Then she calls him again to tell him that she’s going to marry Fitz. She says that she wanted to tell him before he heard about it on TV, and his response is “whatever.” She starts to say that she needs him to feel a certain way, and he tells her that she’s not allowed to need him for anything, or ask him for anything, because that’s Fitz’s job now. And, he hangs up on her again.

He decides to leave with Elise, and they plan to meet the next day at the train station. But when he shows up, she’s already dead. Why? Because Olivia arranged for her father to be freed from prison. There is an amazing scene in which Olivia comes home to find Jake in her living room sitting in the dark drinking bad wine, which he complains about when she asks why he’s there. He tells her to sit down, she ignores him and then he shouts at her to sit down.

Typically, when Jake is with Olivia, he is there to keep her safe, but she has found herself on the wrong side of Jake Ballard and he can be quite scary. As always, he points out to her that he knows her better than anyone, including herself. He calls her a hypocrite because her story about wearing a “dumb white hat” is bullshit since she just left a mass murderer out of prison to serve her own agenda. He points out that the President isn’t impeached and she doesn’t have a wedding ring on, two things that she needed to make happen at any cost. Jake tells her that Elise is dead and Rowan killed her, then he corrects himself and says, that she killed her, because she let Rowan out of prison. Then he says this wonderful line, “The woman I love killed the woman I used to love, or the woman I used to love killed the woman I love. I can’t figure it out.” He yells at her some more, she tries to justify her bullshit and then he stands in front of her menacingly before kissing her and leaving.

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Jake Ballard is out of fucks to give.

The President asks Jake to hunt for Rowan, and Jake let’s her know that when he finds him he’s “going to look him in the eye and put a bullet in his head.” Apparently, Jake can hold a grudge and when people fuck him over, his solution is to start killing people.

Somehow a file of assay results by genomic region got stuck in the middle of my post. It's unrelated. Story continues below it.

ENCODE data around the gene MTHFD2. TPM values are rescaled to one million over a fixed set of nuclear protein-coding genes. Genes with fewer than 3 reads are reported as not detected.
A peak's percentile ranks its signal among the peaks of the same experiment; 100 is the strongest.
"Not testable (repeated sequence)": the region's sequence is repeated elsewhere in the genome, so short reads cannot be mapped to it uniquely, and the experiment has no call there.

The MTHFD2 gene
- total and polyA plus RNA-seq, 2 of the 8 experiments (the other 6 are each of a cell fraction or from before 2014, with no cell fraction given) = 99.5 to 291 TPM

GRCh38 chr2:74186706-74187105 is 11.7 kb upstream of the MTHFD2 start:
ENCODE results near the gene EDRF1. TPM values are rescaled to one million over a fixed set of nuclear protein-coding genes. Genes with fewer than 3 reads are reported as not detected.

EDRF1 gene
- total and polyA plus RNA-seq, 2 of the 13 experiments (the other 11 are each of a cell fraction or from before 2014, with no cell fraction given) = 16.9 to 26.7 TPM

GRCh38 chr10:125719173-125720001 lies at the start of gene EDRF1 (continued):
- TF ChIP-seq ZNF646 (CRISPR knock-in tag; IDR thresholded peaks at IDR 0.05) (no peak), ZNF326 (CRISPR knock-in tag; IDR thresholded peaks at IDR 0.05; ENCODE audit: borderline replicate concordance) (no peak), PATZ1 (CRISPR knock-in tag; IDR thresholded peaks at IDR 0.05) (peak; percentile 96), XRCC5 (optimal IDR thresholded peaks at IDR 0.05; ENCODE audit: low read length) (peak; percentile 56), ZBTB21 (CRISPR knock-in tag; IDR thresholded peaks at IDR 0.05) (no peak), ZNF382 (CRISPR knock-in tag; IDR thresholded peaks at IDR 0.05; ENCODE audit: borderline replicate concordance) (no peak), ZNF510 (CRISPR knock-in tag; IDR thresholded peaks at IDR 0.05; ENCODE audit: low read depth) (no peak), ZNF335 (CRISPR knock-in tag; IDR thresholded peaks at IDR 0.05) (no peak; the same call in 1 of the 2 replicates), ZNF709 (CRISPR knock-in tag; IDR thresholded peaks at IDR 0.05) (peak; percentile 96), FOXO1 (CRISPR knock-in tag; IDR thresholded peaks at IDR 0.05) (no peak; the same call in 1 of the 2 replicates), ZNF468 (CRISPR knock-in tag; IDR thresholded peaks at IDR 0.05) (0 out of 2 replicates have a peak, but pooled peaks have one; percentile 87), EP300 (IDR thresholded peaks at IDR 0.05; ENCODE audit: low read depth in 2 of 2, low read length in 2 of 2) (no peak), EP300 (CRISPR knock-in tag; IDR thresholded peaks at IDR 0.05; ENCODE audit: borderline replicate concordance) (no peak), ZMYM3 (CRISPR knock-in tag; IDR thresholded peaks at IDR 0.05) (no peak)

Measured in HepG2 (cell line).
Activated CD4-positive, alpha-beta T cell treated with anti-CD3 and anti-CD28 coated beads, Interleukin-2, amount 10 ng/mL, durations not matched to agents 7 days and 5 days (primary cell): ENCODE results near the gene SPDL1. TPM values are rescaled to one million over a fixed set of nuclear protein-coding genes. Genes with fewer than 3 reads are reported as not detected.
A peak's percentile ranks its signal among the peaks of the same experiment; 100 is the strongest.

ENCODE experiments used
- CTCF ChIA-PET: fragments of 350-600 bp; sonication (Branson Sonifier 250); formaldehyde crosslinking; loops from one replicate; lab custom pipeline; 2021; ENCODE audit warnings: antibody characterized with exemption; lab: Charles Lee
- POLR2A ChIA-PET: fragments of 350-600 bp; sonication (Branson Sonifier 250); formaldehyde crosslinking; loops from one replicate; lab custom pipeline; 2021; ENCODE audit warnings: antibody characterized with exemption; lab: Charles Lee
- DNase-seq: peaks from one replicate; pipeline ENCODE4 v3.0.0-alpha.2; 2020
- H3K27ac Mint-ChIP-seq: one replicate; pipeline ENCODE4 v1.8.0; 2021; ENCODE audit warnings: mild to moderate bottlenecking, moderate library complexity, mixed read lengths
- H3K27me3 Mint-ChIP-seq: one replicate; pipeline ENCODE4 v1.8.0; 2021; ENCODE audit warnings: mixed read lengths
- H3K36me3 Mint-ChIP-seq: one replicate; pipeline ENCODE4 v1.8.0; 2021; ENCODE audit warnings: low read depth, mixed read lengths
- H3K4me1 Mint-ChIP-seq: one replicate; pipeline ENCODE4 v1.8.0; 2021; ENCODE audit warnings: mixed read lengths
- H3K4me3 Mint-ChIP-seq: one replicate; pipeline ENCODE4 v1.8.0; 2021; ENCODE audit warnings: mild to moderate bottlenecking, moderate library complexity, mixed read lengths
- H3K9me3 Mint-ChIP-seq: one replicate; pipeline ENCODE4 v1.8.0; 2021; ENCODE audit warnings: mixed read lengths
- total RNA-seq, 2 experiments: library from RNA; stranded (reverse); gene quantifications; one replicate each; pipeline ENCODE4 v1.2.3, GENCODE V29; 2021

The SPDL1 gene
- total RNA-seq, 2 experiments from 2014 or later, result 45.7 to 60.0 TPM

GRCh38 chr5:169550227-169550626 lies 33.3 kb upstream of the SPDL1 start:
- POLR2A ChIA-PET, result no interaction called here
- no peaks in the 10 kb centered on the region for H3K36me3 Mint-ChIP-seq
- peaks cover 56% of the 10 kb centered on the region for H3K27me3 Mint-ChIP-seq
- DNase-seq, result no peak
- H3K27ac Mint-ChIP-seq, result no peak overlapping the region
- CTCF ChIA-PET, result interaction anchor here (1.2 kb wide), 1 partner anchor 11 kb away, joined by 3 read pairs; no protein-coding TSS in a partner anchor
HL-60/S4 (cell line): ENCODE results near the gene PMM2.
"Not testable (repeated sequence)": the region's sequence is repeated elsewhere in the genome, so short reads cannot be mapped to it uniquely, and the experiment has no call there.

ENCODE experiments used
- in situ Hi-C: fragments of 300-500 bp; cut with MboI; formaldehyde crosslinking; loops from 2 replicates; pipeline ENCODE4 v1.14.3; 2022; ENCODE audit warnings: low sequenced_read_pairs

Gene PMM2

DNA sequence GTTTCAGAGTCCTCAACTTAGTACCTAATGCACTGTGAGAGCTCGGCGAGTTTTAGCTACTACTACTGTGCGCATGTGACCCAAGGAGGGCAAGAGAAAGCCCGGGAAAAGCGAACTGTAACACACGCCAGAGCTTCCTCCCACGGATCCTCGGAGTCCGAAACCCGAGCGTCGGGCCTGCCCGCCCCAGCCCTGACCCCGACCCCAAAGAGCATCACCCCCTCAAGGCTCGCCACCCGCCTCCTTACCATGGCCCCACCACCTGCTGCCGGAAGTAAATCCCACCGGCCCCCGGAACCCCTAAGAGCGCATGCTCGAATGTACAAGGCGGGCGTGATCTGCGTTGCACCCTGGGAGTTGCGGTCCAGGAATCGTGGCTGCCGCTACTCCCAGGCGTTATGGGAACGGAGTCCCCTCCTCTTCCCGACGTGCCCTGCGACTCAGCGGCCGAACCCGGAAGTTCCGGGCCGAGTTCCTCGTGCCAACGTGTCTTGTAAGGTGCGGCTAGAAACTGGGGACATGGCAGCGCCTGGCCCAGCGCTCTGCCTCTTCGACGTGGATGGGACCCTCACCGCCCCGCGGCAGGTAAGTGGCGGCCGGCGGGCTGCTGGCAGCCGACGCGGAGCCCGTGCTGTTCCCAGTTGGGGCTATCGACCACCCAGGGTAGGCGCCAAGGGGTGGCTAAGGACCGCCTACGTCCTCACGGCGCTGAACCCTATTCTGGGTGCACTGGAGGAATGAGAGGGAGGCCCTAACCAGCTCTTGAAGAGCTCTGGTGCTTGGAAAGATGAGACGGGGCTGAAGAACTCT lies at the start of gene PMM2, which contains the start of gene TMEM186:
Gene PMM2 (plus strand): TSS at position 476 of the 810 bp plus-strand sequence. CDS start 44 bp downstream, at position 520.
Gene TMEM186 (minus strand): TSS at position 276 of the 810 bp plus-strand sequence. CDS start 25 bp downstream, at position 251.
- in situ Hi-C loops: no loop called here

Of course, Olivia doesn’t believe that Jake’s serious about hunting Rowan. And when her father comes to see her to tell her that someone is trying to kill him and that he’s a victim, she decides to call Jake. Actually, she summons him to the Oval Office. After Olivia tries to convince Jake that her father is in danger, he lets her know that he isn’t down for any more of her bullshit.

“What did you think? That I’d come here and spoon you? Give you a shoulder to cry on, listen to you talk about all the dark places Rowan built inside of you? That train has left the station and you do not get to ride this (he means himself) anymore. If you want someone to talk to, tell your boyfriend that you just let his son’s killer out of prison. See how that works out.”

Olivia gets vindictive and accuses Jake of being petty and jealous because she chose Fitz instead of him. But their argument, that I hoped would come to fisticuffs, was interrupted when Fitz comes into the office and they pretend they aren’t having a lover’s spat. Is it a lover’s spat when you fantasize about killing the other person?

Soon after, we discover that Olivia has a secret. While Fitz is waiting for her at a state dinner that she helped to plan, she is at Planned Parenthood getting an abortion that she won’t be able to tell anyone about. There is no one she can turn to for support because she has essentially burned her bridge with Jake and is a prisoner in the White House.

And, when Fitz asks her where she was? She can’t tell him the truth, so they have a fight about all the terrible things that are wrong with their relationship. They both air their feelings of resentment, and Olivia admits that she preferred Fitz when he was unavailable. Fitz tells her he hates that she’s always right and that they tried. But their current situation makes it impossible for Olivia to continue to be his girlfriend.